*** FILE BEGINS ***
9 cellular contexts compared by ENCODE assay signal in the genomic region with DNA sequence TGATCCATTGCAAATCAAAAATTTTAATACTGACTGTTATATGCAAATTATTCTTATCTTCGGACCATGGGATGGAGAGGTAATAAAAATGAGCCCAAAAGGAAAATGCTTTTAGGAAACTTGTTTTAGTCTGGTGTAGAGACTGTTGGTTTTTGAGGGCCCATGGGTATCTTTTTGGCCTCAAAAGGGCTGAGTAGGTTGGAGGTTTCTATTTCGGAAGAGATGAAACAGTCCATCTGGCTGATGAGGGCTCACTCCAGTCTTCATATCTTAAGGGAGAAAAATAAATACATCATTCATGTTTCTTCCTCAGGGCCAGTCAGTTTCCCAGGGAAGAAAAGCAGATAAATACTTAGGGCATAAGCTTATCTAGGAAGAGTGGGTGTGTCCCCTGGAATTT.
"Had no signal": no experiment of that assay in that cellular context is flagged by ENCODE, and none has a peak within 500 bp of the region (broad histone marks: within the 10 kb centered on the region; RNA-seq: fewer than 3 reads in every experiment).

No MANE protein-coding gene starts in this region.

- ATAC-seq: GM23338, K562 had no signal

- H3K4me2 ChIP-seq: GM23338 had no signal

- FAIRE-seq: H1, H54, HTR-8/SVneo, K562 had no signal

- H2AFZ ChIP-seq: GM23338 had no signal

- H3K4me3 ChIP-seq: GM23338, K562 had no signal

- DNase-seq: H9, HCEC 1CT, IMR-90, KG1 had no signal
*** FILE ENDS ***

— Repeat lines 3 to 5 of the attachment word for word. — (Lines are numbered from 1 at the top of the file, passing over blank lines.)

No MANE protein-coding gene starts in this region.

- ATAC-seq: GM23338, K562 had no signal

- H3K4me2 ChIP-seq: GM23338 had no signal